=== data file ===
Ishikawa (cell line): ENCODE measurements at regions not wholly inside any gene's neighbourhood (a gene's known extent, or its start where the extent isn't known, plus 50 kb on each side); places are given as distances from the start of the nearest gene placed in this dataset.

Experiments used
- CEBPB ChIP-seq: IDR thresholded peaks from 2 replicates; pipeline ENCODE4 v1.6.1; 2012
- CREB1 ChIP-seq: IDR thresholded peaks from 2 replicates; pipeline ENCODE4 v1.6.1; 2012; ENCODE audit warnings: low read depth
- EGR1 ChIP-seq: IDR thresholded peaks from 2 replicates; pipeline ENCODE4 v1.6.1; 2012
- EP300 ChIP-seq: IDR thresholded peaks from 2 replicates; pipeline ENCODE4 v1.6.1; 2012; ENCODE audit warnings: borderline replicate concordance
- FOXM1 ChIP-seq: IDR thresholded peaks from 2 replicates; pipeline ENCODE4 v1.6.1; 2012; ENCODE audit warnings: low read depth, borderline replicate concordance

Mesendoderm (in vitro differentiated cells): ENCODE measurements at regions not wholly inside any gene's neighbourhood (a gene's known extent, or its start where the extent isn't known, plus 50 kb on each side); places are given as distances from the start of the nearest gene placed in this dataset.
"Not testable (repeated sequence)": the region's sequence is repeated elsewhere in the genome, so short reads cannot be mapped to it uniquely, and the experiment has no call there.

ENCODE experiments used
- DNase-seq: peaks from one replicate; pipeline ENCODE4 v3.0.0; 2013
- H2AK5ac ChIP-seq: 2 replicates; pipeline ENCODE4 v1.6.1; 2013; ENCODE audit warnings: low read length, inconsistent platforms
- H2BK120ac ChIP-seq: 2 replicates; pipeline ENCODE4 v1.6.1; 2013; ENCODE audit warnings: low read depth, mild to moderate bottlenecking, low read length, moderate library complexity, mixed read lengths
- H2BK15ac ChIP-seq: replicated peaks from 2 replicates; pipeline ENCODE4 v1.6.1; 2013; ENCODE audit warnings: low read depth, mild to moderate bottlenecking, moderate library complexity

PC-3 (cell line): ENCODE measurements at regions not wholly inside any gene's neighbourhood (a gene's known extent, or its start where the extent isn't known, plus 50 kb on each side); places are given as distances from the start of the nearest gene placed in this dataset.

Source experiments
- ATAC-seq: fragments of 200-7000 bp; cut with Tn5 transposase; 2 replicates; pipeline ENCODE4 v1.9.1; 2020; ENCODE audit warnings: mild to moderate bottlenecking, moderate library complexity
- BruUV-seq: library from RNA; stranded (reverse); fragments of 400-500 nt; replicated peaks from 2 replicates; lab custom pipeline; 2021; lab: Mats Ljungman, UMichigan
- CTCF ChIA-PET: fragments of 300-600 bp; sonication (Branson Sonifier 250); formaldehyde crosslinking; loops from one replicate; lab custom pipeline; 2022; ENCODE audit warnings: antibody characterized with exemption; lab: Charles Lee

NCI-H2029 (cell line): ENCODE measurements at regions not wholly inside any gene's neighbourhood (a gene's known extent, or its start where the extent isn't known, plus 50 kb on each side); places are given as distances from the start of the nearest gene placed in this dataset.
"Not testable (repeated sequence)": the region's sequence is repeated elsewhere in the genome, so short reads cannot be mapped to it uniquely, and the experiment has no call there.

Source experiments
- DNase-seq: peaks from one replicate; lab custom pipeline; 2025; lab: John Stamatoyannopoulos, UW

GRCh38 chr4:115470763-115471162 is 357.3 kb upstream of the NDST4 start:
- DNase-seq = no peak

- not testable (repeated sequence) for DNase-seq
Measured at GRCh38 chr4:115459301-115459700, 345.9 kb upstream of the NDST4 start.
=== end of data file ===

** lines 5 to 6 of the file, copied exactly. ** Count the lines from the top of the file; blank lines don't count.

- EGR1 ChIP-seq: IDR thresholded peaks from 2 replicates; pipeline ENCODE4 v1.6.1; 2012
- EP300 ChIP-seq: IDR thresholded peaks from 2 replicates; pipeline ENCODE4 v1.6.1; 2012; ENCODE audit warnings: borderline replicate concordance